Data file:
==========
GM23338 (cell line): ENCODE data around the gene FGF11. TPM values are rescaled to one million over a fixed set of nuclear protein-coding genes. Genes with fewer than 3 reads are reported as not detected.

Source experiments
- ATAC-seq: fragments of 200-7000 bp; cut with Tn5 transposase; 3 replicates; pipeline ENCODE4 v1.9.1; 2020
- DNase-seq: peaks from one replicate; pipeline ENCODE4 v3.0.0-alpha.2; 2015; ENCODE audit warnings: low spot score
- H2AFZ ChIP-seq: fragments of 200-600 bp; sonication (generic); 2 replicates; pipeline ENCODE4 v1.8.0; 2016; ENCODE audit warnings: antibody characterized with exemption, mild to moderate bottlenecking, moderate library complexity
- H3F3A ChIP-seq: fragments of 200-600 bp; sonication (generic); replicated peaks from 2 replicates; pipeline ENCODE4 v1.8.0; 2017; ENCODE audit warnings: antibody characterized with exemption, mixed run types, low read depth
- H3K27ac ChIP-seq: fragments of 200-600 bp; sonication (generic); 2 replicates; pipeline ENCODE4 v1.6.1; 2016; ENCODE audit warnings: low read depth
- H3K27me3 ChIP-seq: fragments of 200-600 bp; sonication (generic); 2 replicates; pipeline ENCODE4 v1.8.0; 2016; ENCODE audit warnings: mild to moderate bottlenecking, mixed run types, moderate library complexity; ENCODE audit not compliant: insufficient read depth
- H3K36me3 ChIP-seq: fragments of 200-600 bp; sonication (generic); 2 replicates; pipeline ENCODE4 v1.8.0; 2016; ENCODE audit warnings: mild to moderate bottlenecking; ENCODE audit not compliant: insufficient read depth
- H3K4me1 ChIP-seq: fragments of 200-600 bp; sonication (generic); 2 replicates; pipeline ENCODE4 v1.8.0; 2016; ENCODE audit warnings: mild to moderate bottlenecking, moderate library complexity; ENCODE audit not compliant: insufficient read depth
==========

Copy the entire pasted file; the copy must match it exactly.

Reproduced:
GM23338 (cell line): ENCODE data around the gene FGF11. TPM values are rescaled to one million over a fixed set of nuclear protein-coding genes. Genes with fewer than 3 reads are reported as not detected.

Source experiments
- ATAC-seq: fragments of 200-7000 bp; cut with Tn5 transposase; 3 replicates; pipeline ENCODE4 v1.9.1; 2020
- DNase-seq: peaks from one replicate; pipeline ENCODE4 v3.0.0-alpha.2; 2015; ENCODE audit warnings: low spot score
- H2AFZ ChIP-seq: fragments of 200-600 bp; sonication (generic); 2 replicates; pipeline ENCODE4 v1.8.0; 2016; ENCODE audit warnings: antibody characterized with exemption, mild to moderate bottlenecking, moderate library complexity
- H3F3A ChIP-seq: fragments of 200-600 bp; sonication (generic); replicated peaks from 2 replicates; pipeline ENCODE4 v1.8.0; 2017; ENCODE audit warnings: antibody characterized with exemption, mixed run types, low read depth
- H3K27ac ChIP-seq: fragments of 200-600 bp; sonication (generic); 2 replicates; pipeline ENCODE4 v1.6.1; 2016; ENCODE audit warnings: low read depth
- H3K27me3 ChIP-seq: fragments of 200-600 bp; sonication (generic); 2 replicates; pipeline ENCODE4 v1.8.0; 2016; ENCODE audit warnings: mild to moderate bottlenecking, mixed run types, moderate library complexity; ENCODE audit not compliant: insufficient read depth
- H3K36me3 ChIP-seq: fragments of 200-600 bp; sonication (generic); 2 replicates; pipeline ENCODE4 v1.8.0; 2016; ENCODE audit warnings: mild to moderate bottlenecking; ENCODE audit not compliant: insufficient read depth
- H3K4me1 ChIP-seq: fragments of 200-600 bp; sonication (generic); 2 replicates; pipeline ENCODE4 v1.8.0; 2016; ENCODE audit warnings: mild to moderate bottlenecking, moderate library complexity; ENCODE audit not compliant: insufficient read depth